I was at a meeting last week when someone mentioned https://www.facebook.com/thebig6ebooks - a Facebook page devoted to highlighting that "Six major publishers are making it difficult, if not impossible, for libraries to purchase eBooks." It lists bestsellers, and indicated whether or not they're available to libraries - and why. Neat. Thanks Deb.
A helpful skill for librarians is being able to tell accurate information/resources from junk. Boing Boing recently pointed to some tips on how to tell if a photo has been faked. Good stuff, especially the tip on using Google Image Search as a reverse image search (click the little camera by the blue search button). Its like Tineye, but Google, so probably more powerful.
And finally, in the same "how to look smart" category, my coworker Sharon sent me a link explaining what different browser errors and codes mean. This will be very basic for some people, but will pull back the curtain for many others and show that the internet isn't run by magic, and error codes are knowable and logical. And often, even helpful.
Inspired, in equal measures, by Hurricane Katrina, Buster Keaton, The Wizard of Oz, and a love for books, “Morris Lessmore” is a story of people who devote their lives to books and books who return the favor. Morris Lessmore is a poignant, humorous allegory about the curative powers of story. Using a variety of techniques (miniatures, computer animation, 2D animation) award winning author/ illustrator William Joyce and Co-director Brandon Oldenburg present a new narrative experience that harkens back to silent films and M-G-M Technicolor musicals. “Morris Lessmore” is old fashioned and cutting edge at the same time.
The only criticism I could make is this: scotch tape?!?!
But the website SF Signal saw a problem: the 100 science fiction & fantasy books were from all over the genres, and had basically no rhyme or reason. So they created a readers advisory flowchart, to help readers select which of the 100 they'd be most interested in reading by answering a few questions.
I know this is a little random, but it is book-related. I was listening to NPR last weekend, when I heard a story claiming that reading romance novels is actually bad for your health.
There's a write-up on the Common Health blog, and it seems they are considered unhealthy because of all the unrealistic imagery and situations they contain. Not unlike magazines airbrushing the already almost-flawless supermodels, romance novels create a nearly-impossible fantasy world. If romance readers aren't diligent about separating fictional fantasy from reality, their expectations can get skewed, which can lead to unfulfillment, disappointment, and depression.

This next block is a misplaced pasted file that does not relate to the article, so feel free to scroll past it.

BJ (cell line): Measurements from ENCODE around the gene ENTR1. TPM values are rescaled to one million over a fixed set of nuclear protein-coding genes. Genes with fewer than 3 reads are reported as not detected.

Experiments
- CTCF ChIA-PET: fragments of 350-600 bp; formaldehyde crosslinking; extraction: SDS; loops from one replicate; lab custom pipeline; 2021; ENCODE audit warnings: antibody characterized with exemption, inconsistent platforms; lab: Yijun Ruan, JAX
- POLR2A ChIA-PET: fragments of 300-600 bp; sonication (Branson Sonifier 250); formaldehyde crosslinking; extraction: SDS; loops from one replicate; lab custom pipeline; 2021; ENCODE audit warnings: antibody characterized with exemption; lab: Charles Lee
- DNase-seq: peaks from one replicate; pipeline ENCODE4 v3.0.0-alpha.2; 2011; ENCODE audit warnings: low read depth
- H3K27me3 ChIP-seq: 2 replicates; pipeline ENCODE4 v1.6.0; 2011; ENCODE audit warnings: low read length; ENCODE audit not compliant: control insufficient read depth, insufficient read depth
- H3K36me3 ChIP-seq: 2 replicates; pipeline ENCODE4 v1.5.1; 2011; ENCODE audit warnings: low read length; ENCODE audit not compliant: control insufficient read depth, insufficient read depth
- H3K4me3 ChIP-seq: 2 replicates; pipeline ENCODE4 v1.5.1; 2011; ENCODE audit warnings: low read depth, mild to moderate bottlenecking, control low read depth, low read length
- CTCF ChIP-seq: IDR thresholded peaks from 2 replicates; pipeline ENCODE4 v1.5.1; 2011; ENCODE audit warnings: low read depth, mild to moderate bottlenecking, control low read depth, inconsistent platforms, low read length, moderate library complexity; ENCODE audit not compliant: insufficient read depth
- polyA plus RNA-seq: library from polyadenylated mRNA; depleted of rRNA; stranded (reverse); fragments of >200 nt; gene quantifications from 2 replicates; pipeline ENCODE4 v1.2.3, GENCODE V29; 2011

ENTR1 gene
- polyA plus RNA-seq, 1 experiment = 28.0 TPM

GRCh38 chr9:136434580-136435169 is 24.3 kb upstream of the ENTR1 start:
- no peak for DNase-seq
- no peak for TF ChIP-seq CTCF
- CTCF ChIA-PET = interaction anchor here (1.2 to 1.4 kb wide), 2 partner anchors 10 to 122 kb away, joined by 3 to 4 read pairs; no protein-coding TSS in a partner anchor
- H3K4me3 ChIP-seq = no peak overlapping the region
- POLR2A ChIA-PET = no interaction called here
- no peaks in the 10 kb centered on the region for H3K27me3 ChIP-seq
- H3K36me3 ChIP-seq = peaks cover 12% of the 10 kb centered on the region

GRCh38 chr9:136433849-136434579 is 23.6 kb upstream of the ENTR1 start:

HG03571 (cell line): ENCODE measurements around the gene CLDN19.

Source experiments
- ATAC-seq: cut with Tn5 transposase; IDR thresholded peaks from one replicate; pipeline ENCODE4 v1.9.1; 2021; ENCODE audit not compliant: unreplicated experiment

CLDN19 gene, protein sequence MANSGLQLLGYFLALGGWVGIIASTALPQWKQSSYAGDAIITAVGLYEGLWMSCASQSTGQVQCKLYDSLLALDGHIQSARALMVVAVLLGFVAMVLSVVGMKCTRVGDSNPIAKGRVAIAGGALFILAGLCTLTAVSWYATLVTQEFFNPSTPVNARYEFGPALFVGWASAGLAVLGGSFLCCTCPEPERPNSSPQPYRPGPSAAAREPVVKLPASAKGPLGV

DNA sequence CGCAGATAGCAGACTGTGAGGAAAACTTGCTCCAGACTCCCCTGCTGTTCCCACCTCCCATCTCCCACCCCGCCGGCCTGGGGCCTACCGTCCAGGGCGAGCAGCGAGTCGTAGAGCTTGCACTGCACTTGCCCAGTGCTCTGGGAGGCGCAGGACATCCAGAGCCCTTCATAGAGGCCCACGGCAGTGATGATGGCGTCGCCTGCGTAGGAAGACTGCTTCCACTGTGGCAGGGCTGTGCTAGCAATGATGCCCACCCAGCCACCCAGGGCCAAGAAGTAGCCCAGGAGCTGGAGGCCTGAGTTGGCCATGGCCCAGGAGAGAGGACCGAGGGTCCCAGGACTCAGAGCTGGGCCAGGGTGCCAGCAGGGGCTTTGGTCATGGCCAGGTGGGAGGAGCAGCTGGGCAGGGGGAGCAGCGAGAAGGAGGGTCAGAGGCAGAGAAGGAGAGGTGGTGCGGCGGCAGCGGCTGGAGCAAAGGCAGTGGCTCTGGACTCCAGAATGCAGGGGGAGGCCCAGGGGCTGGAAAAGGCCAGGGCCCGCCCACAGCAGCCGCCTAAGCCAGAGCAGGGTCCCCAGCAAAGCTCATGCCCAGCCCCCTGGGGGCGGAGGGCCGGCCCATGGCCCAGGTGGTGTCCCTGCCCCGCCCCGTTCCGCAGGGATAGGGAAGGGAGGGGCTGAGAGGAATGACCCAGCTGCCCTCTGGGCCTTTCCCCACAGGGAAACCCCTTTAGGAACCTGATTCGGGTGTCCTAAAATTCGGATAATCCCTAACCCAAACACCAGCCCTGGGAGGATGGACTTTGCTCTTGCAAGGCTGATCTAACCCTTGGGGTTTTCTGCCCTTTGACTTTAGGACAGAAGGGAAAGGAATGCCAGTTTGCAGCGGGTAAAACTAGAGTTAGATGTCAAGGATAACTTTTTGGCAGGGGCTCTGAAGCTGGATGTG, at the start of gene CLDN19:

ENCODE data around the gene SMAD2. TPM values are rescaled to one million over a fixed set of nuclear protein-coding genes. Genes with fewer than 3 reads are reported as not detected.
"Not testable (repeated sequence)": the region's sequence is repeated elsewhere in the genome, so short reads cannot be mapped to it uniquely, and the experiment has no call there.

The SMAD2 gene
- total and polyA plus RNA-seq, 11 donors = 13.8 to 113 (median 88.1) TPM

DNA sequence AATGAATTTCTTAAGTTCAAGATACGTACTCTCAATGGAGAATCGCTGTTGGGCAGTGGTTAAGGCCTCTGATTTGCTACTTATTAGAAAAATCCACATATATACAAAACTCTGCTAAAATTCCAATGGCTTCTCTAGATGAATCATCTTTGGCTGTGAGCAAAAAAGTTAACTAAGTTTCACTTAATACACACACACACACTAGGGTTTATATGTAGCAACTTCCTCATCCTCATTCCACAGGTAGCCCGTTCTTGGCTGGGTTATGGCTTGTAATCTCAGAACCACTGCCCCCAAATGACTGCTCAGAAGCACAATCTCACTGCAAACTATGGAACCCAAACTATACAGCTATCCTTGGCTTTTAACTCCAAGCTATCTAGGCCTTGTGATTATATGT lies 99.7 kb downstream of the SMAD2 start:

The article also referred to non-consensual sex, and the excitement of women being "taken" by dominating alpha-males. And that safe-sex is continually portrayed as unromantic. It seems that most of this would be counteracted by simple common sense (I watched a lot of Bugs Bunny growing up, but never tried to walk off a cliff or drop an anvil on someone), but their findings indicated that there is a correlation between frequent reading of romance novels and a disregard for healthy sexual practices.
Which is especially worrying in the ebook era, as the introduction of ereaders has increased the popularity of romance novels. Anecdotally, they're less embarrassing to read now that ereaders allow them to be read in public without anyone being able to see what your reading by the cover - although to be totally hidden, readers also need to keep their heaving bosoms in check.
Whenever I hear of something like this, my first reaction is for the library to try to somehow protect patrons from it. But you cannot protect people from themselves, and it's not really the library's place to restrict what people read - we can provide information, but they need to make their own decisions.
But wow, it would be funny if we had to ration patrons to no more than two romance novels a month - I'm sure our circ stats would take a hit.
Language is fascinating to me. I'm particularly interested in the idea that our brains are shaped by the language we use to interpret our environments and communicate - and therefore, people of different cultures do perceive the world differently.
So, apropos of absolutely nothing, here are the translations for a few library-related words, according to the Babel Fish translator.
Something else neat is that other language can be clever sources of product names - who among us wouldn't buy into a chat reference product called "Referencia?" But my favorite is the word for librarian - "bibliotecario" - I think I might change my business cards.